Each month, the Archives of Lincoln’s Inn present a document related to the Inn’s history. We hope that these documents will illustrate the history of the Inn and promote greater awareness and use of the Inn’s archives.
If you would like any further information about the featured document or would like to join the Archive of the Month mailing list for notifications when the monthly document is updated please
If you follow the Library’s Facebook page and Twitter feed, you will also get alerts when the monthly page is updated, as well as finding out more about what is going in the Library.
May 2017 - Thomas Lovell and the Gate House
Sir Thomas Lovell, after Pietro Torrigiano, plaster cast of relief, early 20th century, based on a work of circa 1518 © National Portrait Gallery, London
This month marks the anniversary of the death of Sir Thomas Lovell, who died on 25 May 1524. He had been one of a group of key councillors who had aided Henry VII. Amongst other positions, he acted as Treasurer of the Chamber and was made Chancellor of the Exchequer for life in 1485. He had proved invaluable in helping to secure Henry’s position on the throne, having joined the revolt against Richard III in 1485 and later raising men to fight for Henry VII. A document from 1508 lists 1,365 men, sworn to fight in Lovell’s retinue on behalf of the king. More than half of these men were enlisted from estates which Lovell was steward of, including boroughs such as Derby, Lichfield, and Nottingham. He was clearly valued by Henry VII as a trusted councillor and, along with Sir Reynold Bray, he was given the sensitive task of arranging for the construction of Richard III's tomb.
Sir Thomas Lovell was also recognised for his contributions as a member of Lincoln's Inn. After his admission in 1465, he played an active part in life at the Inn. He acted as Treasurer from 1472 to 1475, and rose to be Reader in autumn 1475 and for Lent 1482. During this time he also developed a practice among East Anglian clients and gained a seat on the Norfolk commission of the peace. He not only gave his time to the Inn, but also contributed financially to projects, including the building of the Inn’s original Gate House.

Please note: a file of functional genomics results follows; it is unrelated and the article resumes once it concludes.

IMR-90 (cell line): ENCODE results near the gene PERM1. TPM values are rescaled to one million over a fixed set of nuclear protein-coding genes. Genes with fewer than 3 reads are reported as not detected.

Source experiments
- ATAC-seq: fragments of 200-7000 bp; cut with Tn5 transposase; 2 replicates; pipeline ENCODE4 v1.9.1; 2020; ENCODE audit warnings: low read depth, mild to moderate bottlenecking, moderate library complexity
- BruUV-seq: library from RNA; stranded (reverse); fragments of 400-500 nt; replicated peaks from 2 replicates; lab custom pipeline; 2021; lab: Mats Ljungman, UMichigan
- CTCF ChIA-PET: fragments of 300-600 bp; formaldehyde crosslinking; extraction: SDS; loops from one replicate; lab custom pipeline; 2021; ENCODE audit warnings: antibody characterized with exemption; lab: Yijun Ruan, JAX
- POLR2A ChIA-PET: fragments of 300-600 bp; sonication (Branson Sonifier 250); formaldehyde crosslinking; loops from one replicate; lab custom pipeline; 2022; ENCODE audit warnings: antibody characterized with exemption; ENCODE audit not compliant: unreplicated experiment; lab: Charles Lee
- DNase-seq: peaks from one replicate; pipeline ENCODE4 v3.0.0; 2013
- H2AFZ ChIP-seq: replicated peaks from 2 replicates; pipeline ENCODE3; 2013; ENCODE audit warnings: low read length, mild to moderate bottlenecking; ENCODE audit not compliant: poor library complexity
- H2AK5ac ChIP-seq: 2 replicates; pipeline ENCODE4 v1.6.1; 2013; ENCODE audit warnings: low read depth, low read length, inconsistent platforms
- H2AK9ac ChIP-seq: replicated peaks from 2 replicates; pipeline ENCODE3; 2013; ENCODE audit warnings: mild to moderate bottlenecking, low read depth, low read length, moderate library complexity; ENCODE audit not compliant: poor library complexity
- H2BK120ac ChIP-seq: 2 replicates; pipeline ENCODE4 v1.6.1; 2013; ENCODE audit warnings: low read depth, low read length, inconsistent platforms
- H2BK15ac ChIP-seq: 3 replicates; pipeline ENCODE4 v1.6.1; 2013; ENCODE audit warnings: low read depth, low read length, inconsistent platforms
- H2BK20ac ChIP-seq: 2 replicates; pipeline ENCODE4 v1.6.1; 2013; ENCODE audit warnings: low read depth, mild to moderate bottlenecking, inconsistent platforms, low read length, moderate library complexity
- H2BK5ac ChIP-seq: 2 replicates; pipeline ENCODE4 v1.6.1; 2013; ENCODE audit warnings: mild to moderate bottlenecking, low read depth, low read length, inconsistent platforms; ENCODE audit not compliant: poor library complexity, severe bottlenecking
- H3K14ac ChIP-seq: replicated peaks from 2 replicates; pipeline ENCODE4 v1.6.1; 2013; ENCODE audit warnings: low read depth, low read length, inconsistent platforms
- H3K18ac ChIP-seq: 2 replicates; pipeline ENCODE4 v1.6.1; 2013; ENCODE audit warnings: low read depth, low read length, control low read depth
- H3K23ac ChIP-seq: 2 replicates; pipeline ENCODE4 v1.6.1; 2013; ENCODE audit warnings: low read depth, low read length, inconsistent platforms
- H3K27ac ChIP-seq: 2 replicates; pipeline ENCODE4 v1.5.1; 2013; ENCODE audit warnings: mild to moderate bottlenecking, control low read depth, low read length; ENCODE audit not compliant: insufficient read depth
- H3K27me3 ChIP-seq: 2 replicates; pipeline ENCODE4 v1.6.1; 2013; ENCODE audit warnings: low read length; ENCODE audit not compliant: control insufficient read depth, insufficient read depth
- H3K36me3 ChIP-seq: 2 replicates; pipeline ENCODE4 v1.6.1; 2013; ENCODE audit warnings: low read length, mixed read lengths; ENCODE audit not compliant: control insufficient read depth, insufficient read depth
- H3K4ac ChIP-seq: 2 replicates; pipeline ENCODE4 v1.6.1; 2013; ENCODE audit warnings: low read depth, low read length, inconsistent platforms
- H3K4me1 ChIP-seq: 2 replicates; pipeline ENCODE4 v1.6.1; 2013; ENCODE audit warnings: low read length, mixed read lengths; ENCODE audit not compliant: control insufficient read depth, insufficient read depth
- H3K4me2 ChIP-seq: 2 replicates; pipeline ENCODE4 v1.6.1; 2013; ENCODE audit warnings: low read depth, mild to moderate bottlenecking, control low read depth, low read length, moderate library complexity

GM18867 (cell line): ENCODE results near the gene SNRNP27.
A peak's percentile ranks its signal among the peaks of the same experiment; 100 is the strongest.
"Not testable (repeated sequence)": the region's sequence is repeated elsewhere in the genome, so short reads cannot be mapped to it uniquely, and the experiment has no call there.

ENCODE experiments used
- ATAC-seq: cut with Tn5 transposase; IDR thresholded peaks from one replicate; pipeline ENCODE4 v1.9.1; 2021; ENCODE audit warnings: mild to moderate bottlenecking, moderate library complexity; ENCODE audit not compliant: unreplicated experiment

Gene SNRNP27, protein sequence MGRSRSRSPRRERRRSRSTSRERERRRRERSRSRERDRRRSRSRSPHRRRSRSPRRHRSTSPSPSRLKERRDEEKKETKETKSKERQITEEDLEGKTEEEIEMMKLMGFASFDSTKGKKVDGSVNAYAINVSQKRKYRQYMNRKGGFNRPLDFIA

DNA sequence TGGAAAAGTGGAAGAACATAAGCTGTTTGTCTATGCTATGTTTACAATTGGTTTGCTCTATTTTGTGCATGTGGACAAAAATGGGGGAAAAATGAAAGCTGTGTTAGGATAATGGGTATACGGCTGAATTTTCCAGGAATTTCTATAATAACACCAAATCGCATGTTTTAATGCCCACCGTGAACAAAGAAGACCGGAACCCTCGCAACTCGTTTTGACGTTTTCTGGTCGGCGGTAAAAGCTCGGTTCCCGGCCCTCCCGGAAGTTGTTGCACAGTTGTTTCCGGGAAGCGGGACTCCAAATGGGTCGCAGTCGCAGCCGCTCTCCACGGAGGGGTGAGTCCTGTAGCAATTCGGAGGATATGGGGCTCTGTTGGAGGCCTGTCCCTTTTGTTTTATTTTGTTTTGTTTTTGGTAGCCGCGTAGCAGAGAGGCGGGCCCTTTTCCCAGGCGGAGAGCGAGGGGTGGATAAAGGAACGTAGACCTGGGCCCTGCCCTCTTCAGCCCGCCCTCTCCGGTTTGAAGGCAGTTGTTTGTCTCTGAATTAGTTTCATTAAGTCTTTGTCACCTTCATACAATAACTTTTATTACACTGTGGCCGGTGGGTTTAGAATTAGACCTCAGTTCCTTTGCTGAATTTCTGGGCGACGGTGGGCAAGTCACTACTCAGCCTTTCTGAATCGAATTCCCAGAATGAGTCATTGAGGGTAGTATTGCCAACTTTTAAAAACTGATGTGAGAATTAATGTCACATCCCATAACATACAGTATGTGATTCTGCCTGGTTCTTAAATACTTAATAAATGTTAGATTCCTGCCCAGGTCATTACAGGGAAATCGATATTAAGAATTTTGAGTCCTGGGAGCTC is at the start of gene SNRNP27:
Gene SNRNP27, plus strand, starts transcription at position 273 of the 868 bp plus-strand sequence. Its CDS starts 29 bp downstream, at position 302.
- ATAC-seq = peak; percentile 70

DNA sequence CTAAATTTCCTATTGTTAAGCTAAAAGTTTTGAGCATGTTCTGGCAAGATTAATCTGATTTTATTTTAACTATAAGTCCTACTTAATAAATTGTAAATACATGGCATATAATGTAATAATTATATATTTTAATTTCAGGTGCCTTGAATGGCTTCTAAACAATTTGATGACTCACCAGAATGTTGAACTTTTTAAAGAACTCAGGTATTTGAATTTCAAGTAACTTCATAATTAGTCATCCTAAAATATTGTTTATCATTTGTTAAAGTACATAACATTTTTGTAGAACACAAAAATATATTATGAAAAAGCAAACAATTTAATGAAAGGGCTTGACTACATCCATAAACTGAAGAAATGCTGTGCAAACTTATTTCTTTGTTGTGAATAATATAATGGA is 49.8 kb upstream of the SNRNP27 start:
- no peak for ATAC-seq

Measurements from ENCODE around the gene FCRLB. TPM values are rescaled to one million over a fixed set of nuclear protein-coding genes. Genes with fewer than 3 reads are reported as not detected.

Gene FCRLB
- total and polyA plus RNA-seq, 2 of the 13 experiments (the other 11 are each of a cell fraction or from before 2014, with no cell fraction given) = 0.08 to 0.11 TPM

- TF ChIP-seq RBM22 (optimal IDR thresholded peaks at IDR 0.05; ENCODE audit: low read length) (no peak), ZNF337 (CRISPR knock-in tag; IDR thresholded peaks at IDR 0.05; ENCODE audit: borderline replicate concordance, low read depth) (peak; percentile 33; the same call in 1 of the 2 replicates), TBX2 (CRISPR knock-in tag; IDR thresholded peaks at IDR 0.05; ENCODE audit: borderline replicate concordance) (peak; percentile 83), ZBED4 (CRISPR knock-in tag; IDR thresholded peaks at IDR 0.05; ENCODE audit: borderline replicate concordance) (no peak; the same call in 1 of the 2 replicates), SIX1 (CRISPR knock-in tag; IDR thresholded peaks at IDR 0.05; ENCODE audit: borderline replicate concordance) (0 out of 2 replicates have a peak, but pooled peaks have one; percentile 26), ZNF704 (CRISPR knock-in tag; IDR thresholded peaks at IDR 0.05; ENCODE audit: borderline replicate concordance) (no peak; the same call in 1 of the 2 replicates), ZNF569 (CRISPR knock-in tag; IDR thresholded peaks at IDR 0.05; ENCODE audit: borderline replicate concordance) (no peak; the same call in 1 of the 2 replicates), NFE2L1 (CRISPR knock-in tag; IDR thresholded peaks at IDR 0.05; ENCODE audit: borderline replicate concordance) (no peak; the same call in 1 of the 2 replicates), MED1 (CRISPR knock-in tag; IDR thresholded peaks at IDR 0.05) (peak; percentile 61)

Lincoln's Inn Gate, Chancery Lane, 1800 © Trustees of the British Museum
Until the present main entrance from Lincoln's Inn Fields was constructed, as part of the Great Hall project in 1843-45, the principal entry point to the Inn was from Chancery Lane on the east, through the Gate House. Above the gateway Lovell’s arms are shown on the right. They reflect the fact that he proved to be a generous benefactor to the project, contributing nearly a third of the total cost of £345.
The Black Book for the period records his frequent contributions, including an entry in the accounts of William Suliard, the supervisor and paymaster for the building of the new Gate. The accounts includes an entry for £20 ‘the gift of Thomas Lovell.’ [pictured below]
Entry in the Black Book for 1506-1530 Click here for a translated version
The Gate House was built during the years 1517 to 1521, with bricks dug and made within the Inn. Since then the Gate House has undergone much repair work, including during 1967-69 when the Gate House was largely rebuilt and restored. The present great oak doors, however, date from 1564 and above the gateway there are still the arms (from left to right) of Henry de Lacy, Earl of Lincoln; Henry VIII; and Sir Thomas Lovell.
With the accession of Henry VIII in 1509, Sir Thomas Lovell remained a leading member of the king's council and continued to sit regularly in Star Chamber. In 1512, he became Lieutenant of the Tower of London and took custody of state prisoners. When he died, his funeral was attended by three lord mayors of London and he was buried in his own chapel at Holywell Priory in Shoreditch which had been inscribed: ‘All the nunnes in Holywel Pray for the soul of Sir Thomas Lovel.’ Only a plaque recording the location of the Priory remains today, but at the time of the Dissolution it had been the ninth richest nunnery in England.
Lovell’s wealth had allowed him to contribute to a wide variety of building projects, some of which still survive, including: Enfield parish church; the windows of Great Malvern Priory; the repair of Dover harbour and, of course, the Tudor Gate House at Lincoln’s Inn.